Almost an even number of men are watching the video, whether they are between the ages of 18 and 24, or 25 to 34. However, among women, the younger 18 to 24 group more than doubles the older 25 to 34 group. So interest in the course seems to tend to be more younger women, and older men. 35 to 44 are still a sizeable portion of the viewership, which is not completely surprising, because the English med schools in Italy do attract people in those age brackets. In our class of 47 students in Milan, we have had 3 students in the 35 to 44 age range, and another in the 45 to 54 (who ultimately withdrew from the course). At a certain point as you go to the right on that graph, you can start to guess that it is parents, grandparents, uncles, and so forth, of prospective students, who are watching.
Gender and age become much more interesting when we break them down country-by-country. These are the countries with the top eight number of views:
Although about 2/3 of the viewership on the whole is men, in the United Kingdom, the split is much closer to 50-50. Furthermore, in Ireland, viewership is almost 2/3 women. Israel and India, on the other hand, have a large majority men. Why is it that in Ireland so many more women are interested? I do not know, and I am open to suggestions.
When looking at the age breakdown by country, what is curious is that Italy is a huge outlier. The largest-watching age group in Italy is 35 to 44. Given how few Italian students in these med schools are in that age range — in my class in Milan, we have literally zero Italian students above the age of 26 — these are probably not prospective students watching the video in Italy. Perhaps it is parents and relatives; but perhaps it is also administrators, professors, and others interested in English medical education in Italy. Maybe even the Italian minister of education, Stefania Giannini, who has graciously praised our course, has taken a look.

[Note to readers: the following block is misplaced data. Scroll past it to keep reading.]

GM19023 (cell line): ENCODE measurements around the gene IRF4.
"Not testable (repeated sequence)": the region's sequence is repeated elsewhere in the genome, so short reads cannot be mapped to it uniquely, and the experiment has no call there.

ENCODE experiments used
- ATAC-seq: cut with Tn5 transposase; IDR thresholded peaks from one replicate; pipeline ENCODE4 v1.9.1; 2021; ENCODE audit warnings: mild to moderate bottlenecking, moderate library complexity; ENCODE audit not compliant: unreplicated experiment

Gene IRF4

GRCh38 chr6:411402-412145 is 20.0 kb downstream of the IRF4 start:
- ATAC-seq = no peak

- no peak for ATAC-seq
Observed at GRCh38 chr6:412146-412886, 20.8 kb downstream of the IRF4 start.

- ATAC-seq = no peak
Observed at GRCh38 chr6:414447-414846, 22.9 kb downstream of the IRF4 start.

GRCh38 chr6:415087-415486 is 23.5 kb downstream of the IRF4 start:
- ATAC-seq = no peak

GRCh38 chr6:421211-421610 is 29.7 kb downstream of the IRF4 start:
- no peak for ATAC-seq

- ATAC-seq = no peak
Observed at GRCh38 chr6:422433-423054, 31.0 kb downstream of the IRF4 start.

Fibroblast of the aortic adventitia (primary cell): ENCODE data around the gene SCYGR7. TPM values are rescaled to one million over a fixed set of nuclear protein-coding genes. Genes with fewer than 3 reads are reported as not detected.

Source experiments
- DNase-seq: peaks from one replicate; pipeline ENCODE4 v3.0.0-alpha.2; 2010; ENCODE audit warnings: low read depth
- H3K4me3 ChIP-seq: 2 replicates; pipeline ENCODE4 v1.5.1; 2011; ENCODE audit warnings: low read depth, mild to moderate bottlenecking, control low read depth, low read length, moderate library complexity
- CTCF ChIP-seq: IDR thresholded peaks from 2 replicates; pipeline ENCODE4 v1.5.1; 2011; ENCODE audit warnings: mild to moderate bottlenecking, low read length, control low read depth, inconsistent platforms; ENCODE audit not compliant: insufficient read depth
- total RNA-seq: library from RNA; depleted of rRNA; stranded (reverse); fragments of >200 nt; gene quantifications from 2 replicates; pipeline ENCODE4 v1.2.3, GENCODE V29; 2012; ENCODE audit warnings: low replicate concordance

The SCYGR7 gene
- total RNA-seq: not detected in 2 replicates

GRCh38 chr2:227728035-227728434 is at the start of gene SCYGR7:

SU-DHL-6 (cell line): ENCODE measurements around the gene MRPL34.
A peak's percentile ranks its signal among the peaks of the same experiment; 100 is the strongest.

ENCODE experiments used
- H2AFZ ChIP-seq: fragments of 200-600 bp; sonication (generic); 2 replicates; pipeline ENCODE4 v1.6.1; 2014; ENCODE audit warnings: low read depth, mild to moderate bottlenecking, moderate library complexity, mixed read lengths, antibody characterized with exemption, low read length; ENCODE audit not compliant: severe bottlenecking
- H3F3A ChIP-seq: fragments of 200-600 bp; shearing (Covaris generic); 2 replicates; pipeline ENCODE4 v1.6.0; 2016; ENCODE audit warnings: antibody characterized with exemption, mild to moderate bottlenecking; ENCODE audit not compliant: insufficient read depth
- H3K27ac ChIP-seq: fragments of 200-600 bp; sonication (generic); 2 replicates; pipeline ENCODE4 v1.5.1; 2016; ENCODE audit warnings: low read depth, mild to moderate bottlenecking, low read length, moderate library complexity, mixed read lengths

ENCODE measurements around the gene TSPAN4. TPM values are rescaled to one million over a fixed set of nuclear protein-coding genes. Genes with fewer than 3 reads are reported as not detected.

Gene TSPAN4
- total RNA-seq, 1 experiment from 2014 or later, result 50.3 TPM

What I also find interesting is that among the UK, US, Canada, and Israel, you have a considerably older viewership. For the US and Canada, this makes particular sense; in these countries, medicine is only a graduate degree, and the average age of a US-American entering medical school is 24. In the UK and Israel, medicine is sometimes an undergraduate, and sometimes a graduate, degree, so that would also explain the older skew. In Italy, Turkey, and India, which skew younger, medicine is almost exclusively an undergraduate degree, which means that the incoming age of students is considerably lower. Ireland is kind of a funny case, because until 2010 medicine was only and undergrad degree, but now about five med schools in Ireland are offering a four-year graduate program. In any case, viewers from Ireland tend to skew toward the younger demographic, 18 to 24.
Now, let us look in more detail at what countries people are viewing the video from. First, the raw numbers. Here are the top 25 countries: